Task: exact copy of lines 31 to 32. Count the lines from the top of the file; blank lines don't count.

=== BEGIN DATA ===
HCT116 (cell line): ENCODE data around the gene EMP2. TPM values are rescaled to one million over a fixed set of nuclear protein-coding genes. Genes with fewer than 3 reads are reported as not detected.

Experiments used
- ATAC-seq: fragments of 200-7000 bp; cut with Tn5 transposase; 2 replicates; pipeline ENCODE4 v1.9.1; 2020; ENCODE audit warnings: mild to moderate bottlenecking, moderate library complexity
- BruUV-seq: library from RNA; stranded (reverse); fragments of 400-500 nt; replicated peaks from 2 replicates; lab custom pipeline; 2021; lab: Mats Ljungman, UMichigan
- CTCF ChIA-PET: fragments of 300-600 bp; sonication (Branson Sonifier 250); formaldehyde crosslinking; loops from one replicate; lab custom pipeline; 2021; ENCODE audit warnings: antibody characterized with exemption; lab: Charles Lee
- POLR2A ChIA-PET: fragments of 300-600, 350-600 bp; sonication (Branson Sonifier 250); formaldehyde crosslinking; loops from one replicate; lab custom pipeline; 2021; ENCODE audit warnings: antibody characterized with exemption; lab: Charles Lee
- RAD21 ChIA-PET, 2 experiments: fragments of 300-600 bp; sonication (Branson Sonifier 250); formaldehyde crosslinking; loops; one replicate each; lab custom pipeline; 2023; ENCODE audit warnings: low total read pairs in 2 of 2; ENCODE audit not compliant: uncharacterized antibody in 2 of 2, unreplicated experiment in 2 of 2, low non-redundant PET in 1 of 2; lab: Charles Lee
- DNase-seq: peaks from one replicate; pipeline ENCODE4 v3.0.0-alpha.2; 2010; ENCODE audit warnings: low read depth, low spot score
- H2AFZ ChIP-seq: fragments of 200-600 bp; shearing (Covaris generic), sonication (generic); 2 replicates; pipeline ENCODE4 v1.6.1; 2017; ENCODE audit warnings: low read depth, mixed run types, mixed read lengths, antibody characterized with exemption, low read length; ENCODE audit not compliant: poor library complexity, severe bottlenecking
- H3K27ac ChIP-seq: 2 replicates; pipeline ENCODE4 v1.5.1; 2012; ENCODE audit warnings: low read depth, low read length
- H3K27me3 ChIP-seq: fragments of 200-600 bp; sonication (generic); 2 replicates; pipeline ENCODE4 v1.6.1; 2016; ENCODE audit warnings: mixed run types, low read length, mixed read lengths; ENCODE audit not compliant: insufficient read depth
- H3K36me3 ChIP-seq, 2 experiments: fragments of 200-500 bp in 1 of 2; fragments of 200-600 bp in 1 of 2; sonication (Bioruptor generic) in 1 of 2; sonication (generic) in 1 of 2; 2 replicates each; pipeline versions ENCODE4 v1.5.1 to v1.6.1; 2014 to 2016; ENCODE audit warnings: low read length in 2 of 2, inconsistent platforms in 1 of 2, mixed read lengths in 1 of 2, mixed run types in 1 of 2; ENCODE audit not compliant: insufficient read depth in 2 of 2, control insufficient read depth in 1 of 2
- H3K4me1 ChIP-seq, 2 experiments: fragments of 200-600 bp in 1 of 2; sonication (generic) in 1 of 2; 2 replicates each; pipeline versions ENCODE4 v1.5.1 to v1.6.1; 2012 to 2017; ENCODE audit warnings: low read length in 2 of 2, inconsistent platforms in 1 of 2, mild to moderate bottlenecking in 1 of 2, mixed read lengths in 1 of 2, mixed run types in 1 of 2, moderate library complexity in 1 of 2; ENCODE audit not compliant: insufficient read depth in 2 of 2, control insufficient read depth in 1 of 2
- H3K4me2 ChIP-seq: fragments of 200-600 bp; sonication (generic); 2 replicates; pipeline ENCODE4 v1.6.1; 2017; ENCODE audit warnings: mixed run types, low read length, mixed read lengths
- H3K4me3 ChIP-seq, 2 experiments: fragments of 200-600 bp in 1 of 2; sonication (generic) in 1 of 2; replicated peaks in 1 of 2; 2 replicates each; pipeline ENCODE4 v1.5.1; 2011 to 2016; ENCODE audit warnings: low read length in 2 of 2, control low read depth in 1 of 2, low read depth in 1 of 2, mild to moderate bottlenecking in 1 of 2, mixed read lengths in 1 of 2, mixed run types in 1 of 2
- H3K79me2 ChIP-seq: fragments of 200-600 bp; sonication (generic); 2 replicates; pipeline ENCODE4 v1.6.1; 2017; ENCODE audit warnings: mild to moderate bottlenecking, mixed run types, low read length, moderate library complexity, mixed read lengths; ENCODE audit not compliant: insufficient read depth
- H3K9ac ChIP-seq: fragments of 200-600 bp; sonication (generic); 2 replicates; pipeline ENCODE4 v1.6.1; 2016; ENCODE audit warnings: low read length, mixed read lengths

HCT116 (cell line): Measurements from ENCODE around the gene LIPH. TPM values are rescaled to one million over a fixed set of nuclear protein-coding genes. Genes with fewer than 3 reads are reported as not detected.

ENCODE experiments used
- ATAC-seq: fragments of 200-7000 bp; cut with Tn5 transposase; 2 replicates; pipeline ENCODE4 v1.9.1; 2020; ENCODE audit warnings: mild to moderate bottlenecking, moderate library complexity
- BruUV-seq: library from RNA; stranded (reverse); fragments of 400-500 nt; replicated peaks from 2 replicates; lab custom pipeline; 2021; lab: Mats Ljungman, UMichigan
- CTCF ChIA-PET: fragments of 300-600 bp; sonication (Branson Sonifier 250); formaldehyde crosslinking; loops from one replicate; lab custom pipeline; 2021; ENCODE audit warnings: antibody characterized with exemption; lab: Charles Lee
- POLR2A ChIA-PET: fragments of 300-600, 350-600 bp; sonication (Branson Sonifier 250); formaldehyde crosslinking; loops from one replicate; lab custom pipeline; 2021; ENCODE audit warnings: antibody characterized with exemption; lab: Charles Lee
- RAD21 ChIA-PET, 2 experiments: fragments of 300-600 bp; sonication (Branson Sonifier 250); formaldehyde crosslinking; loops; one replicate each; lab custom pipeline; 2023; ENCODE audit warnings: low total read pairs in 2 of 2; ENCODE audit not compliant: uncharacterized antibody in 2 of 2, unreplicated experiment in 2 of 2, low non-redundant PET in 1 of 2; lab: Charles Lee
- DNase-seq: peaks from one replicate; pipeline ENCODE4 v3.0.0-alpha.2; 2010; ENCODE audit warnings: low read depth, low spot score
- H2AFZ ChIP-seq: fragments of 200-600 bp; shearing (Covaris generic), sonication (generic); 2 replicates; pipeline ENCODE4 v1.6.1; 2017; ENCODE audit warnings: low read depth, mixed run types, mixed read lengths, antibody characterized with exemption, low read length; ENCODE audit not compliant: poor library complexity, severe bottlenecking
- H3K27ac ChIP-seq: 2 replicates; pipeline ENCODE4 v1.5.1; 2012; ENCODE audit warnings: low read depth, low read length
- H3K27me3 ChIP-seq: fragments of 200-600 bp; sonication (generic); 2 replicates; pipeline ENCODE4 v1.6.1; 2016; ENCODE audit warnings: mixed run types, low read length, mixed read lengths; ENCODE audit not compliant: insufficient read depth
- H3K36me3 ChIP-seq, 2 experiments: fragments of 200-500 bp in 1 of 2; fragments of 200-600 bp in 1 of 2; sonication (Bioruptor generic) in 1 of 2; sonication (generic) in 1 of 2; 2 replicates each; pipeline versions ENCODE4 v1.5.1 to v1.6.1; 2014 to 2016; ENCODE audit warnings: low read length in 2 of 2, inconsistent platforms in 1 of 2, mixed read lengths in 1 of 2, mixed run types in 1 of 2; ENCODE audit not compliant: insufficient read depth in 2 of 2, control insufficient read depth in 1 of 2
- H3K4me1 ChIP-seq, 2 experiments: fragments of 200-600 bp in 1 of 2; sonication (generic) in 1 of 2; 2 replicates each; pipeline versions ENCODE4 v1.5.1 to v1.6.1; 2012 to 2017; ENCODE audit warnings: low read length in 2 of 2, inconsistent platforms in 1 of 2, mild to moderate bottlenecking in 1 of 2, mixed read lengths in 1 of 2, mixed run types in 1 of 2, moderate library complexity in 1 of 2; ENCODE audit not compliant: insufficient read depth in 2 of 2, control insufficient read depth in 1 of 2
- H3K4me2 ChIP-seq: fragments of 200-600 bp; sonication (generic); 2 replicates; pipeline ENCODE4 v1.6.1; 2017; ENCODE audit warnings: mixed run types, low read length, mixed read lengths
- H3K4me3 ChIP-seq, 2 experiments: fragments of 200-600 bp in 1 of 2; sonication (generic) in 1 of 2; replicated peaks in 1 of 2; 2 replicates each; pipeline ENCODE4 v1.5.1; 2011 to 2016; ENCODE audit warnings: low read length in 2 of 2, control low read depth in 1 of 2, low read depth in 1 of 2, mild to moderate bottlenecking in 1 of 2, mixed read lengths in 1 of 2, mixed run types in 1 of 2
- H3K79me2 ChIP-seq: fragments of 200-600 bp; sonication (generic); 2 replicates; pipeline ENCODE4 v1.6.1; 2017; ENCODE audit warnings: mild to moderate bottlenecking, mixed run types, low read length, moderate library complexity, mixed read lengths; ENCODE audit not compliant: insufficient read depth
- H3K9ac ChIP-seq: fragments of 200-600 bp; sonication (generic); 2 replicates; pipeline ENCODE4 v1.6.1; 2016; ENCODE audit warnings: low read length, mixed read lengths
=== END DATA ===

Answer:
- H3K4me2 ChIP-seq: fragments of 200-600 bp; sonication (generic); 2 replicates; pipeline ENCODE4 v1.6.1; 2017; ENCODE audit warnings: mixed run types, low read length, mixed read lengths
- H3K4me3 ChIP-seq, 2 experiments: fragments of 200-600 bp in 1 of 2; sonication (generic) in 1 of 2; replicated peaks in 1 of 2; 2 replicates each; pipeline ENCODE4 v1.5.1; 2011 to 2016; ENCODE audit warnings: low read length in 2 of 2, control low read depth in 1 of 2, low read depth in 1 of 2, mild to moderate bottlenecking in 1 of 2, mixed read lengths in 1 of 2, mixed run types in 1 of 2